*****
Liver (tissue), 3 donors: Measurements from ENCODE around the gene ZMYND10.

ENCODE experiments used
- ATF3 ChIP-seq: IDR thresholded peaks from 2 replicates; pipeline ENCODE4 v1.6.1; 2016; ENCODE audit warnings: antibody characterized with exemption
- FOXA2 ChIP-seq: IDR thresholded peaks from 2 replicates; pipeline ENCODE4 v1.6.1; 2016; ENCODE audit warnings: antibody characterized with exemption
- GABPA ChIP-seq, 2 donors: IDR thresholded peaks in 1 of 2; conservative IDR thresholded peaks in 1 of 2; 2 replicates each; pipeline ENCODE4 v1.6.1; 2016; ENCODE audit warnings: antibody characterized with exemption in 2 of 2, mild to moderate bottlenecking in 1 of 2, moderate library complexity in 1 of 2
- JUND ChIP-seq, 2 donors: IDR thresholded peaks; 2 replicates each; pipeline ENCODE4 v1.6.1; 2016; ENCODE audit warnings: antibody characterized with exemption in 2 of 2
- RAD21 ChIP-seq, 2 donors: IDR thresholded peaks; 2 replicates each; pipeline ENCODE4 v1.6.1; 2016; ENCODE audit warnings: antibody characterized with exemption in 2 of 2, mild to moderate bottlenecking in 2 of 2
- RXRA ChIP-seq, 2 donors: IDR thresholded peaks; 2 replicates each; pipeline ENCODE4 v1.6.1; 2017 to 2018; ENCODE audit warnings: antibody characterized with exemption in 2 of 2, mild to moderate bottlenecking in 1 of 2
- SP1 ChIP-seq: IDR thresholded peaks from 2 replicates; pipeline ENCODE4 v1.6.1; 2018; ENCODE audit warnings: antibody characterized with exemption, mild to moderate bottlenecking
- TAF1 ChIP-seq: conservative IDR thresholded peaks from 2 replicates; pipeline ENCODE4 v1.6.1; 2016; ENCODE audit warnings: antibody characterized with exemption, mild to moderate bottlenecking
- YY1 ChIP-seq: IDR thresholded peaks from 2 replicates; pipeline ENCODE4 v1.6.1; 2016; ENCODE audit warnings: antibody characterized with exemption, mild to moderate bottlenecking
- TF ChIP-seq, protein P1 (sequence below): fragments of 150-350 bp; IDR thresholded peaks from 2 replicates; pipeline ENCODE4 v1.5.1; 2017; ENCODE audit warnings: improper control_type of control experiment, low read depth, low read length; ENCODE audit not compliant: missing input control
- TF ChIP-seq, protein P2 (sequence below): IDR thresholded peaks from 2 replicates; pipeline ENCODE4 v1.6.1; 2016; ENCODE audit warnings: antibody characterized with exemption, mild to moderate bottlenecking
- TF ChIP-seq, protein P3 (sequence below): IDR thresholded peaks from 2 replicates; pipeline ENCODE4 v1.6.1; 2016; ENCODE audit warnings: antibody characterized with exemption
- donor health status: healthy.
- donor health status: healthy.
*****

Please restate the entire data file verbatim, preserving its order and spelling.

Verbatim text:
Liver (tissue), 3 donors: Measurements from ENCODE around the gene ZMYND10.

ENCODE experiments used
- ATF3 ChIP-seq: IDR thresholded peaks from 2 replicates; pipeline ENCODE4 v1.6.1; 2016; ENCODE audit warnings: antibody characterized with exemption
- FOXA2 ChIP-seq: IDR thresholded peaks from 2 replicates; pipeline ENCODE4 v1.6.1; 2016; ENCODE audit warnings: antibody characterized with exemption
- GABPA ChIP-seq, 2 donors: IDR thresholded peaks in 1 of 2; conservative IDR thresholded peaks in 1 of 2; 2 replicates each; pipeline ENCODE4 v1.6.1; 2016; ENCODE audit warnings: antibody characterized with exemption in 2 of 2, mild to moderate bottlenecking in 1 of 2, moderate library complexity in 1 of 2
- JUND ChIP-seq, 2 donors: IDR thresholded peaks; 2 replicates each; pipeline ENCODE4 v1.6.1; 2016; ENCODE audit warnings: antibody characterized with exemption in 2 of 2
- RAD21 ChIP-seq, 2 donors: IDR thresholded peaks; 2 replicates each; pipeline ENCODE4 v1.6.1; 2016; ENCODE audit warnings: antibody characterized with exemption in 2 of 2, mild to moderate bottlenecking in 2 of 2
- RXRA ChIP-seq, 2 donors: IDR thresholded peaks; 2 replicates each; pipeline ENCODE4 v1.6.1; 2017 to 2018; ENCODE audit warnings: antibody characterized with exemption in 2 of 2, mild to moderate bottlenecking in 1 of 2
- SP1 ChIP-seq: IDR thresholded peaks from 2 replicates; pipeline ENCODE4 v1.6.1; 2018; ENCODE audit warnings: antibody characterized with exemption, mild to moderate bottlenecking
- TAF1 ChIP-seq: conservative IDR thresholded peaks from 2 replicates; pipeline ENCODE4 v1.6.1; 2016; ENCODE audit warnings: antibody characterized with exemption, mild to moderate bottlenecking
- YY1 ChIP-seq: IDR thresholded peaks from 2 replicates; pipeline ENCODE4 v1.6.1; 2016; ENCODE audit warnings: antibody characterized with exemption, mild to moderate bottlenecking
- TF ChIP-seq, protein P1 (sequence below): fragments of 150-350 bp; IDR thresholded peaks from 2 replicates; pipeline ENCODE4 v1.5.1; 2017; ENCODE audit warnings: improper control_type of control experiment, low read depth, low read length; ENCODE audit not compliant: missing input control
- TF ChIP-seq, protein P2 (sequence below): IDR thresholded peaks from 2 replicates; pipeline ENCODE4 v1.6.1; 2016; ENCODE audit warnings: antibody characterized with exemption, mild to moderate bottlenecking
- TF ChIP-seq, protein P3 (sequence below): IDR thresholded peaks from 2 replicates; pipeline ENCODE4 v1.6.1; 2016; ENCODE audit warnings: antibody characterized with exemption
- donor health status: healthy.
- donor health status: healthy.